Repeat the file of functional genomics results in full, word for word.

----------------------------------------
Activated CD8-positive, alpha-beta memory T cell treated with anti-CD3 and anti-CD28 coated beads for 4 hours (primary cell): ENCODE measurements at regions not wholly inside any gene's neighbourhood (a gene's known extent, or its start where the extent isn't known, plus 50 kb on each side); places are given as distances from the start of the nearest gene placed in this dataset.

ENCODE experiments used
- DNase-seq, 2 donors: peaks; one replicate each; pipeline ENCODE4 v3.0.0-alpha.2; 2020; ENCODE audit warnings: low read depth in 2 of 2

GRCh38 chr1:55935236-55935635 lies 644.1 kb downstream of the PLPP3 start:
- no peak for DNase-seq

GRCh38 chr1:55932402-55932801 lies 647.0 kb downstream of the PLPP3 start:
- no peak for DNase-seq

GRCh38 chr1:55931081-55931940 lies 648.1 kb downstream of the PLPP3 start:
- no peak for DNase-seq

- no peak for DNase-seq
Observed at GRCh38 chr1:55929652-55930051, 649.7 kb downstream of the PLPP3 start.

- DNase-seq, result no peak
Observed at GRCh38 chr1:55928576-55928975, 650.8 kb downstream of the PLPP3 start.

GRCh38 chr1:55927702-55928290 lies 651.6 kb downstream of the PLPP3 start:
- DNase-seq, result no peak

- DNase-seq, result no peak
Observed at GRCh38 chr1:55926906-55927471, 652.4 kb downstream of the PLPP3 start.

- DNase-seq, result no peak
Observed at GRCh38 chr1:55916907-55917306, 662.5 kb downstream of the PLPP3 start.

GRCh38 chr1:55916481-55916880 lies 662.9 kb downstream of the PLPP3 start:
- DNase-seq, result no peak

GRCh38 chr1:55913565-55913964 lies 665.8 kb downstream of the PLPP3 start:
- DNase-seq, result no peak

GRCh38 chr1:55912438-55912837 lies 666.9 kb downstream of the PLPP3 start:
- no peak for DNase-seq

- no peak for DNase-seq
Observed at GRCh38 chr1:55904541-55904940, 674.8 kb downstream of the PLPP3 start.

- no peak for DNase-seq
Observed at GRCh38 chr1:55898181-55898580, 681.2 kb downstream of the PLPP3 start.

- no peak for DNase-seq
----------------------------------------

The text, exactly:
Activated CD8-positive, alpha-beta memory T cell treated with anti-CD3 and anti-CD28 coated beads for 4 hours (primary cell): ENCODE measurements at regions not wholly inside any gene's neighbourhood (a gene's known extent, or its start where the extent isn't known, plus 50 kb on each side); places are given as distances from the start of the nearest gene placed in this dataset.

ENCODE experiments used
- DNase-seq, 2 donors: peaks; one replicate each; pipeline ENCODE4 v3.0.0-alpha.2; 2020; ENCODE audit warnings: low read depth in 2 of 2

GRCh38 chr1:55935236-55935635 lies 644.1 kb downstream of the PLPP3 start:
- no peak for DNase-seq

GRCh38 chr1:55932402-55932801 lies 647.0 kb downstream of the PLPP3 start:
- no peak for DNase-seq

GRCh38 chr1:55931081-55931940 lies 648.1 kb downstream of the PLPP3 start:
- no peak for DNase-seq

- no peak for DNase-seq
Observed at GRCh38 chr1:55929652-55930051, 649.7 kb downstream of the PLPP3 start.

- DNase-seq, result no peak
Observed at GRCh38 chr1:55928576-55928975, 650.8 kb downstream of the PLPP3 start.

GRCh38 chr1:55927702-55928290 lies 651.6 kb downstream of the PLPP3 start:
- DNase-seq, result no peak

- DNase-seq, result no peak
Observed at GRCh38 chr1:55926906-55927471, 652.4 kb downstream of the PLPP3 start.

- DNase-seq, result no peak
Observed at GRCh38 chr1:55916907-55917306, 662.5 kb downstream of the PLPP3 start.

GRCh38 chr1:55916481-55916880 lies 662.9 kb downstream of the PLPP3 start:
- DNase-seq, result no peak

GRCh38 chr1:55913565-55913964 lies 665.8 kb downstream of the PLPP3 start:
- DNase-seq, result no peak

GRCh38 chr1:55912438-55912837 lies 666.9 kb downstream of the PLPP3 start:
- no peak for DNase-seq

- no peak for DNase-seq
Observed at GRCh38 chr1:55904541-55904940, 674.8 kb downstream of the PLPP3 start.

- no peak for DNase-seq
Observed at GRCh38 chr1:55898181-55898580, 681.2 kb downstream of the PLPP3 start.

- no peak for DNase-seq